Skip to comments.Haggis, the Food of Poets (Well, One Scottish Poet)
Posted on 11/22/2002 6:23:05 AM PST by jordan8
EDINBURGH, Nov. 14 Consider the haggis and you may well wonder how it inspired a rhapsodic poem, became Scotland's national dish and touched off an incipient rebellion when Britain's food safety office hinted that it might ban it.
Swaddled tightly in the yellowed stomach lining of a sheep, a mixture of congealed fat, onions, pinhead oatmeal, stock and the cut-up heart, lungs and liver of the animal has a lumpen look that even the eulogizing poet, Robert Burns, compared to the sight of bare buttocks.
People squeamish at the idea of eating haggis get little comfort from Burns's description of what happens when the knife slices its intestinal skin and sends the minced offal spilling out:
Trenching your gushing entrails bright,
Like onie ditch;
And then, O what a glorious sight,
But don't go making any sausage factory jokes around the makers of this misunderstood delicacy. "We only hire people who can convince me that they have a real passion for it," said Jo Macsween, 34, co-director with her brother James, 30, of the family business, Macsween of Edinburgh, which turns out more than 500 tons of the stuff a year.
And don't tell the Macsweens that haggis has an image problem. They just let go a designer who proposed new packaging that they found offensive. "He wanted to cover it up," Jo Macsween explained.
This summer, Britain's Food Standards Agency asked the European Commission to look into the possibility of a link between mad cow disease and sheep and whether it might make haggis consumption dangerous. In mid-September, the commission concluded there was no evidence of any link and therefore no danger, but the barricades that have often demarcated this warrior land from the rest of Britain were already up.
Newspapers ran "save the haggis" campaigns, and Scotland's writers brandished their pens. "Anything gushing or reeking is anathema to an agency determined to promote the idea of food as pasteurized, sanitized, sterilized, and probably savorless," said Magnus Linklater, who writes a column from Scotland for The Times of London. "Add the word entrails, and they reach for the rule book."
As emblematic of this dark and rugged land as shortbread, tartan and foul weather, haggis is today more popular than ever. It is traditionally served with "neeps and tatties" mashed turnip and mashed potato preceded by single malt whiskey and chased down with red wine. With its customary seasoning base of spices like Jamaica pepper, mace and nutmeg, it is surprisingly refined in taste to the first-time sampler.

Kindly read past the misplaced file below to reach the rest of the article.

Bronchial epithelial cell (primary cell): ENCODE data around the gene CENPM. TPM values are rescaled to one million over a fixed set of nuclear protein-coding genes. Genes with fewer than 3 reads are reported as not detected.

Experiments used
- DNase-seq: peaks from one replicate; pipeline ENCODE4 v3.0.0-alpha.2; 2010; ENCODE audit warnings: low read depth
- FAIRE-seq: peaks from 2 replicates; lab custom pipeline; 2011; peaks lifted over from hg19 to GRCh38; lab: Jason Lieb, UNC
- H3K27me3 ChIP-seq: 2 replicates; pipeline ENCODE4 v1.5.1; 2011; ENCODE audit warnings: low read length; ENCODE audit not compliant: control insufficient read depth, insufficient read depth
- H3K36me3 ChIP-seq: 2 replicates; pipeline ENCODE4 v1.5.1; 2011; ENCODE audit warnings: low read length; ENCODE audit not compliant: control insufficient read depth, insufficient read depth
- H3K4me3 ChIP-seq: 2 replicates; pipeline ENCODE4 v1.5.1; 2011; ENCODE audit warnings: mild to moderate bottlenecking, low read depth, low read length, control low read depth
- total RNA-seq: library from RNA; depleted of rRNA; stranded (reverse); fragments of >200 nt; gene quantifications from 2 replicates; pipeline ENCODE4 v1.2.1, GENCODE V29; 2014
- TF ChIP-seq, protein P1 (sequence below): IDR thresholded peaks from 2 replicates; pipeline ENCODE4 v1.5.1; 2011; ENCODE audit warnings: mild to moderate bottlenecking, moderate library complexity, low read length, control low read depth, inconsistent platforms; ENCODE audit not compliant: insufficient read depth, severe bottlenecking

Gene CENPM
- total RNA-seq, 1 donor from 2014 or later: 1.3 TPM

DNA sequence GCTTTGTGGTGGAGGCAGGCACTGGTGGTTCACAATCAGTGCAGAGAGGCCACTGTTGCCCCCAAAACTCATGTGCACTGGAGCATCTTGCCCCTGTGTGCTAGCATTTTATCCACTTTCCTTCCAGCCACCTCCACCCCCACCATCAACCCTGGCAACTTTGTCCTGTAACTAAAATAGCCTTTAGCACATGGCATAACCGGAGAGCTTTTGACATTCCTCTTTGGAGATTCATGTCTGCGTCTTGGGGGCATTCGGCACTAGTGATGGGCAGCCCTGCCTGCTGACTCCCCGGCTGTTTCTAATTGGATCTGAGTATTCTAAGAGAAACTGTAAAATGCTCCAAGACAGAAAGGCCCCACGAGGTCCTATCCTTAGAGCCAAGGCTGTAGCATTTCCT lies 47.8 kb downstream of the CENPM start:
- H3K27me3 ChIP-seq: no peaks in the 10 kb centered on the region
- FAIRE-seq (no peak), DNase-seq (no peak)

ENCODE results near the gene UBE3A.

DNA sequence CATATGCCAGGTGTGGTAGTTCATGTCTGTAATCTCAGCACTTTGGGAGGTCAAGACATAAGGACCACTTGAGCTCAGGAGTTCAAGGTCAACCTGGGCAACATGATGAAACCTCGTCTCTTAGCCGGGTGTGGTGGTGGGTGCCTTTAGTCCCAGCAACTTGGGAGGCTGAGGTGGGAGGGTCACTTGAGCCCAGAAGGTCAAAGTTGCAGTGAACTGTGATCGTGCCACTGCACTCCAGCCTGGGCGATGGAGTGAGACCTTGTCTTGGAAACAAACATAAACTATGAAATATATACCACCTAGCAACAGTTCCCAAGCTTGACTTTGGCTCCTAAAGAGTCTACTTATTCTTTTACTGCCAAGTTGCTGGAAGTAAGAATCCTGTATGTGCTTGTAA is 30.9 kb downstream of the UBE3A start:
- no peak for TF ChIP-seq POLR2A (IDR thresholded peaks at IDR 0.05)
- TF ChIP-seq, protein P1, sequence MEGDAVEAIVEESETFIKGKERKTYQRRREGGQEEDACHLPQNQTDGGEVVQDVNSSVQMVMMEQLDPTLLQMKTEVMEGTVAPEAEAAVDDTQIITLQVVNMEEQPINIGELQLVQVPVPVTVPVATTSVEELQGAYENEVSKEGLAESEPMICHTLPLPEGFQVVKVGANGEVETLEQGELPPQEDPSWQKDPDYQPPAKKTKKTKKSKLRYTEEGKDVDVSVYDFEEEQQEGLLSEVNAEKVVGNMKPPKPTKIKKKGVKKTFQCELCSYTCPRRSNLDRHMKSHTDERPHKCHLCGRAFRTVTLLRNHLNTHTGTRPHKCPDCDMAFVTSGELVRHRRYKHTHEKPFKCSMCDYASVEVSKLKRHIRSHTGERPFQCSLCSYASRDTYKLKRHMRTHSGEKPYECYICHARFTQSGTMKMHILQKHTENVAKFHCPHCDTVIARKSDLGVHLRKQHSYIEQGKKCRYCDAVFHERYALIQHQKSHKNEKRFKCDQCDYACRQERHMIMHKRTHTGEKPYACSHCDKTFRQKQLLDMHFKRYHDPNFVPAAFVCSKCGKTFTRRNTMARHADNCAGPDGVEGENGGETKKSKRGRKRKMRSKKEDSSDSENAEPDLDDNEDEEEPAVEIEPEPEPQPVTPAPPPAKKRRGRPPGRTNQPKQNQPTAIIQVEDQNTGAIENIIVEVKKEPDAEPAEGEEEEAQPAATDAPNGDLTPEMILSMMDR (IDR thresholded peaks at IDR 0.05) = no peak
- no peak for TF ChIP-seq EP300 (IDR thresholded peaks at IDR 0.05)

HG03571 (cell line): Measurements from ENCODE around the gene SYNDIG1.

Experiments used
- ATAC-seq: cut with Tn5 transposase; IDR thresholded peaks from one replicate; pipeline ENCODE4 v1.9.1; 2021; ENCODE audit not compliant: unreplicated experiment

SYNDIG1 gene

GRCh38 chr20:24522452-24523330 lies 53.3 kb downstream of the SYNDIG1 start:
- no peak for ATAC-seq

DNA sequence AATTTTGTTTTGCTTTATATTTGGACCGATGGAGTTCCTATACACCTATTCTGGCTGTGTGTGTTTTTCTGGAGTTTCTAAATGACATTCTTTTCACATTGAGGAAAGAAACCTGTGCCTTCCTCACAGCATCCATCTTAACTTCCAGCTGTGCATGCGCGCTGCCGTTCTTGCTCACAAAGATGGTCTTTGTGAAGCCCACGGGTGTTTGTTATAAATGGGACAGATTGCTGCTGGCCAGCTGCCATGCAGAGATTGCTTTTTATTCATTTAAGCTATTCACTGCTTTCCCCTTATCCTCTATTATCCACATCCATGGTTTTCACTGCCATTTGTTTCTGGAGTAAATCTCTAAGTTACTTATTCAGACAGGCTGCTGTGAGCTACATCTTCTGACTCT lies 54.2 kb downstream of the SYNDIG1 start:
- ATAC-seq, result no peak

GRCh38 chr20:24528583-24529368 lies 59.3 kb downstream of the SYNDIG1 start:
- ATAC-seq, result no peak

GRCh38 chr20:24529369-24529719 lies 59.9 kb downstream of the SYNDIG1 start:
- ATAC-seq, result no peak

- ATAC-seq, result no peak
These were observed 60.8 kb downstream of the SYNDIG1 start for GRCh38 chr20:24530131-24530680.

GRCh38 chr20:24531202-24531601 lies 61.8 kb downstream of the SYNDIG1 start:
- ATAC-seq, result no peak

"People have the wrong concept of what haggis is until they try it because all they've heard is that it's full of guts, it's full of brains, they just pick up these tales," said James Macsween. "We have a phrase, `He who tastes knows.' "
When increasing numbers of people in recent years began to shun meat, the Scottish sense of respecting tradition came face to face with the Scottish sense of being sharp at business. Commerce won out, and Edinburgh's haggis makers now make vegetarian versions, using kidney beans, lentils and a mixture of vegetables and nuts in place of meat. "We all turn our noses up at it, but when it comes to making money, we'll make anything," said Sandy Crombie, 62, of Crombies of Edinburgh, Purveyor of Fine Foods.
Mr. Crombie said he also had begun to make halal haggis, prepared in accordance with ritual slaughter, for Muslim customers, and Mr. Macsween produced a list of recipes for red peppers stuffed with haggis, "wee cocktail haggis" canapés and pasta fillings. "You haven't lived until you've had haggis ravioli," he said.
Despite having bested the people they deride as the "health police" this fall, the haggis makers of Edinburgh are wary of their return.
"The last person from the environmental department who was here almost made me cry," said Alex Smith, 58, a butcher who specializes in game as well as haggis. "I have new floors, new fridges, new walls, new doors, a new water system, and he was down on his hands and knees under the counter looking for dust. I told him he was worse than my wife."
The custom of cooking the innards of an animal in its own natural vessel of a stomach bag probably came here from Scandinavia on Viking longboats, and haggis gained its honor as Scotland's national dish in 1786 through the Burns poem "Address to the Haggis."
It is recited every year on Jan. 25 at ceremonies marking his birthday, with the haggis being ushered into the room on a silver platter by a kilted bagpiper and toasted with whiskey once the dinner chairman has stabbed it with his dagger.
All of Edinburgh's butcher shops give pride of place on their walls to portraits of Burns.
"Really it's that poem that made haggis Scottish," said Jo Macsween. "It started that Scottish spirit of `don't give me that fancy French food, if you want to fight and be strong, you've got to have a haggis.' We are so grateful to that man."
A haggis on a plate:
An alpaca named haggis:
The Regimental march of the French Foreign Legion is "Le Boudin"
Tiens, voila' du boudin. voila' du boudin, voila' du boudin,
Pour les Alsaciens, les Suisse et les Lorrains,
Pour les Belges, y en a plus, pour les Belges, y en a plus ,
Ce sont des tireurs au cul. ( Bis )
Ye Pow'rs, wha mak mankind your care,
And dish them out their bill o fare,
Auld Scotland wants nae skinking ware
That jaups in luggies:
But, if ye wish her gratefu prayer,
Gie her a Haggis!
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